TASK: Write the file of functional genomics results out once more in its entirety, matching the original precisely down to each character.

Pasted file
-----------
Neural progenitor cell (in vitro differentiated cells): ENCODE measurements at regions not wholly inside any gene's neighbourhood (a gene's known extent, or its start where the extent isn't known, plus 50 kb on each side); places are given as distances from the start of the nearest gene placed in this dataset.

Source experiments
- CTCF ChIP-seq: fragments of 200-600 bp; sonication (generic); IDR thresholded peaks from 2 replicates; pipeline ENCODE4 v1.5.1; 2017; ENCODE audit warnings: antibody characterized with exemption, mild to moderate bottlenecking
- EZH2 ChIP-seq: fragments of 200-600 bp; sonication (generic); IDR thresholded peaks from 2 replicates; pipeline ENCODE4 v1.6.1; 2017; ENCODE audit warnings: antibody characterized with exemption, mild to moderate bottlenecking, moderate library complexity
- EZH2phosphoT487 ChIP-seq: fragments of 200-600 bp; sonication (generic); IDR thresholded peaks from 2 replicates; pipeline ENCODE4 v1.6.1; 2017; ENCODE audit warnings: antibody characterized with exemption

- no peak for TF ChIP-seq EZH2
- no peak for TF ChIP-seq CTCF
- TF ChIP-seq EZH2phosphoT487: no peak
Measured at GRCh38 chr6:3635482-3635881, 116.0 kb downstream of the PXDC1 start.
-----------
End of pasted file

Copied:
Neural progenitor cell (in vitro differentiated cells): ENCODE measurements at regions not wholly inside any gene's neighbourhood (a gene's known extent, or its start where the extent isn't known, plus 50 kb on each side); places are given as distances from the start of the nearest gene placed in this dataset.

Source experiments
- CTCF ChIP-seq: fragments of 200-600 bp; sonication (generic); IDR thresholded peaks from 2 replicates; pipeline ENCODE4 v1.5.1; 2017; ENCODE audit warnings: antibody characterized with exemption, mild to moderate bottlenecking
- EZH2 ChIP-seq: fragments of 200-600 bp; sonication (generic); IDR thresholded peaks from 2 replicates; pipeline ENCODE4 v1.6.1; 2017; ENCODE audit warnings: antibody characterized with exemption, mild to moderate bottlenecking, moderate library complexity
- EZH2phosphoT487 ChIP-seq: fragments of 200-600 bp; sonication (generic); IDR thresholded peaks from 2 replicates; pipeline ENCODE4 v1.6.1; 2017; ENCODE audit warnings: antibody characterized with exemption

- no peak for TF ChIP-seq EZH2
- no peak for TF ChIP-seq CTCF
- TF ChIP-seq EZH2phosphoT487: no peak
Measured at GRCh38 chr6:3635482-3635881, 116.0 kb downstream of the PXDC1 start.